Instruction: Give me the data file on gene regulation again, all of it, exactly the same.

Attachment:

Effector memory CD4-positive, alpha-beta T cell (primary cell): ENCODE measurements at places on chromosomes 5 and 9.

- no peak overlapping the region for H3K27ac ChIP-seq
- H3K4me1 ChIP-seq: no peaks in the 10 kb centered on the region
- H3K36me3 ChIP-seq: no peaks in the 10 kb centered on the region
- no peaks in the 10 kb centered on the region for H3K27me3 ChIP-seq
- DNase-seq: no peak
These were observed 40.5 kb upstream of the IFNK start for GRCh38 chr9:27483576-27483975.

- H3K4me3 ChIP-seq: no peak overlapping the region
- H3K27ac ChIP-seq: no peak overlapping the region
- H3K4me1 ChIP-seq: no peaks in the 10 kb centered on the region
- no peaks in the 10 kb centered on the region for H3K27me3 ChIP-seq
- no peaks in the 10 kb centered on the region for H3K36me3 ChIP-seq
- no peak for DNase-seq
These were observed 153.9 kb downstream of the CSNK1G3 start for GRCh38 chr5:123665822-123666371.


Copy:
Effector memory CD4-positive, alpha-beta T cell (primary cell): ENCODE measurements at places on chromosomes 5 and 9.

- no peak overlapping the region for H3K27ac ChIP-seq
- H3K4me1 ChIP-seq: no peaks in the 10 kb centered on the region
- H3K36me3 ChIP-seq: no peaks in the 10 kb centered on the region
- no peaks in the 10 kb centered on the region for H3K27me3 ChIP-seq
- DNase-seq: no peak
These were observed 40.5 kb upstream of the IFNK start for GRCh38 chr9:27483576-27483975.

- H3K4me3 ChIP-seq: no peak overlapping the region
- H3K27ac ChIP-seq: no peak overlapping the region
- H3K4me1 ChIP-seq: no peaks in the 10 kb centered on the region
- no peaks in the 10 kb centered on the region for H3K27me3 ChIP-seq
- no peaks in the 10 kb centered on the region for H3K36me3 ChIP-seq
- no peak for DNase-seq
These were observed 153.9 kb downstream of the CSNK1G3 start for GRCh38 chr5:123665822-123666371.